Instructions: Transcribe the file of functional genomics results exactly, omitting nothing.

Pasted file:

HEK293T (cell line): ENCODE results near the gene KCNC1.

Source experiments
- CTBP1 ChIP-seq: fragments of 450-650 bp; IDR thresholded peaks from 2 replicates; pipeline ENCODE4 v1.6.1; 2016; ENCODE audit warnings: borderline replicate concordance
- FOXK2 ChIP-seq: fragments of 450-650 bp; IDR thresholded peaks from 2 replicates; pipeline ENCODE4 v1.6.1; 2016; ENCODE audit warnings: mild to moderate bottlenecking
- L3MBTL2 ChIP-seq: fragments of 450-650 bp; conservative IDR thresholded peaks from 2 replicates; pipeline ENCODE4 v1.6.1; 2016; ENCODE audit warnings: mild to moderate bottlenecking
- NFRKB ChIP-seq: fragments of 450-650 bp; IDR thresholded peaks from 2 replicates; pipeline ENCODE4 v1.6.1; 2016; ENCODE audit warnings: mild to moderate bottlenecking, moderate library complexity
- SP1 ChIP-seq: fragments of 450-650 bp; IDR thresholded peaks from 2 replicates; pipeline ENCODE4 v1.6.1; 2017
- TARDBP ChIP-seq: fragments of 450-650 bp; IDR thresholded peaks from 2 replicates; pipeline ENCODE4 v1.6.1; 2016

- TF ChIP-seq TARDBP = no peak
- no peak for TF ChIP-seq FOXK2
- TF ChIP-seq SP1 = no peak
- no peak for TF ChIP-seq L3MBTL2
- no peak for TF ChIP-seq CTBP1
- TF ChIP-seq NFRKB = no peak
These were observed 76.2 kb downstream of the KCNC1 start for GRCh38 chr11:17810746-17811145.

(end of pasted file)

HEK293T (cell line): ENCODE results near the gene KCNC1.

Source experiments
- CTBP1 ChIP-seq: fragments of 450-650 bp; IDR thresholded peaks from 2 replicates; pipeline ENCODE4 v1.6.1; 2016; ENCODE audit warnings: borderline replicate concordance
- FOXK2 ChIP-seq: fragments of 450-650 bp; IDR thresholded peaks from 2 replicates; pipeline ENCODE4 v1.6.1; 2016; ENCODE audit warnings: mild to moderate bottlenecking
- L3MBTL2 ChIP-seq: fragments of 450-650 bp; conservative IDR thresholded peaks from 2 replicates; pipeline ENCODE4 v1.6.1; 2016; ENCODE audit warnings: mild to moderate bottlenecking
- NFRKB ChIP-seq: fragments of 450-650 bp; IDR thresholded peaks from 2 replicates; pipeline ENCODE4 v1.6.1; 2016; ENCODE audit warnings: mild to moderate bottlenecking, moderate library complexity
- SP1 ChIP-seq: fragments of 450-650 bp; IDR thresholded peaks from 2 replicates; pipeline ENCODE4 v1.6.1; 2017
- TARDBP ChIP-seq: fragments of 450-650 bp; IDR thresholded peaks from 2 replicates; pipeline ENCODE4 v1.6.1; 2016

- TF ChIP-seq TARDBP = no peak
- no peak for TF ChIP-seq FOXK2
- TF ChIP-seq SP1 = no peak
- no peak for TF ChIP-seq L3MBTL2
- no peak for TF ChIP-seq CTBP1
- TF ChIP-seq NFRKB = no peak
These were observed 76.2 kb downstream of the KCNC1 start for GRCh38 chr11:17810746-17811145.